Preparations in the 85th Avenue Industrial Lands would occur in Year 2 and and Year 3 concurrent with construction of the conveyor belt system which will transport the material to the dam site;

The total excavated material would range from 2,921,000 cubic metres to 4,866,000 cubic  metres depending on quality and processing requirements of the source.;

The 85th Ave site would provide 2,921,000 cubic metres for the damcore, and the remaining 414,000 cubic metres of till would be sourced from the dam site excavations.;

The yearly requirement beginning in Year 4 and ending in Year 7 would be 100,000 cubic metres, 1,521,000 cubic metres, 975,000 cubic metres, 325,000 cubic metres, respectively.;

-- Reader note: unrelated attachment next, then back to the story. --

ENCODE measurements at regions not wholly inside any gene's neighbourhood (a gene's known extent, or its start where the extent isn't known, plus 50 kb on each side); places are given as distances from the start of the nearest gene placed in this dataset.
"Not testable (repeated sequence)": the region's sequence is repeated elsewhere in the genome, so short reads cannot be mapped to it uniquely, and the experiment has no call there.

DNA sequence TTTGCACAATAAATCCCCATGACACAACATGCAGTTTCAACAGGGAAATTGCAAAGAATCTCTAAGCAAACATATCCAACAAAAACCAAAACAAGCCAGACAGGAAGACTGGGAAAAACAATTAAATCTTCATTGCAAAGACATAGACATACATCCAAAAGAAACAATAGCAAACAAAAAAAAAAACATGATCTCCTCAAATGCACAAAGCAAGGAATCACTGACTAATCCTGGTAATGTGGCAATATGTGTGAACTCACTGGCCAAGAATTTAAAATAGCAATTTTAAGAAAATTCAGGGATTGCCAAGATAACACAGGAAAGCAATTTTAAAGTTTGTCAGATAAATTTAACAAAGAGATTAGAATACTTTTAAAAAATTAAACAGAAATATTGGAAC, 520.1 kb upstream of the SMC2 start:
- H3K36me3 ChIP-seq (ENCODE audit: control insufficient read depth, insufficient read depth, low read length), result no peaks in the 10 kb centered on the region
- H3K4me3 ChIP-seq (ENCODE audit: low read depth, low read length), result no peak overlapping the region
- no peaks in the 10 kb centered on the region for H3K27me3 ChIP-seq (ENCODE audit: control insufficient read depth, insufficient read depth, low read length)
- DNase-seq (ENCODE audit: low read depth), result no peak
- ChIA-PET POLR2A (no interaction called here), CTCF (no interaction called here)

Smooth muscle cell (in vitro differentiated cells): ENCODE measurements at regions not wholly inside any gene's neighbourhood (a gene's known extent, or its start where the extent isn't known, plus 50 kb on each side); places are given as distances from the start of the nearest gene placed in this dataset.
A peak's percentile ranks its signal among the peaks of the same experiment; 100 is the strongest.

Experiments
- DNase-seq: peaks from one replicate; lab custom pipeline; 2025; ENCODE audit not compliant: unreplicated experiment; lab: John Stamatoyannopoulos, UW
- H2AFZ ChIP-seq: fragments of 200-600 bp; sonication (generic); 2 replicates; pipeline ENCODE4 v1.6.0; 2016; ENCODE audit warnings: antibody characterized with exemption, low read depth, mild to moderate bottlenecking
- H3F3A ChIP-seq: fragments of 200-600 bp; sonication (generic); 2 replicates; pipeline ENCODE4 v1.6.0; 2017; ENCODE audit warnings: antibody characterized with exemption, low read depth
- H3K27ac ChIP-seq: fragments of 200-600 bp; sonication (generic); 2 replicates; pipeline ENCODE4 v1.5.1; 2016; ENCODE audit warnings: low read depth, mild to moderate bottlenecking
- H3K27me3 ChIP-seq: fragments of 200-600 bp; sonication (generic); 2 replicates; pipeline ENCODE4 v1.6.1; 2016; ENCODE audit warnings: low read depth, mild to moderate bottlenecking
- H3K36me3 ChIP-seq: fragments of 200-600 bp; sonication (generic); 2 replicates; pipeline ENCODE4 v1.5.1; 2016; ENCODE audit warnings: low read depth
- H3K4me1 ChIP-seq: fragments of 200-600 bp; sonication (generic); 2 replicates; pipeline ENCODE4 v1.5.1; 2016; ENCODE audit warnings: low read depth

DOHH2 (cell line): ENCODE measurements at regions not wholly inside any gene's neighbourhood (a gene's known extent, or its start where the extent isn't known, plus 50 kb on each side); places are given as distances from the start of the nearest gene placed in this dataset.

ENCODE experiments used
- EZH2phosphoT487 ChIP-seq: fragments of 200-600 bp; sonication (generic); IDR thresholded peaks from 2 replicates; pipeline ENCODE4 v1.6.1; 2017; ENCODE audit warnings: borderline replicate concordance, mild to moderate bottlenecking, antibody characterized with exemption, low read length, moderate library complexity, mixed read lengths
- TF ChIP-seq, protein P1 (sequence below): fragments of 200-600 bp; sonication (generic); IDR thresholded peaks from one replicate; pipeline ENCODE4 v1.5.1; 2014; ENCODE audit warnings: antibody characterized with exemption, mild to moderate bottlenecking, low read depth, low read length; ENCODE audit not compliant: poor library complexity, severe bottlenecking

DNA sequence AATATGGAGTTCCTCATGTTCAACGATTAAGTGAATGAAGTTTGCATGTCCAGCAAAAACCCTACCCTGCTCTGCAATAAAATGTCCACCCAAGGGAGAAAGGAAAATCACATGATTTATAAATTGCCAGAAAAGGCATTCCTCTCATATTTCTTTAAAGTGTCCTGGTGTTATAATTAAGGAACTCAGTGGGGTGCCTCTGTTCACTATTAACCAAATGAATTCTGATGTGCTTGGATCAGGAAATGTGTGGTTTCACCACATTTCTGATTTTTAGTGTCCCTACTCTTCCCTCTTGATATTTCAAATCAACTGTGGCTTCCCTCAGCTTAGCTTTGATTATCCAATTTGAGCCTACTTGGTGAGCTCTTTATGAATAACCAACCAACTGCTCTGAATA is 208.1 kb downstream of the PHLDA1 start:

Material placement would occur during the seasonal placing windows between May and October.;

A conveyor belt system will be used to transport the till material from the pit to the dam site.;

The final excavation is to be at an elevation of approximately 675 metres (as shown in Figure 3.1);

The maximum slopes for excavation and embankments for overburden and surplus storage would be 2H:1V.

WHY is it that the ONLY available glacial till is found WITHIN the city limits of Fort St. John?

What will be the secondary use for the pit afterwards?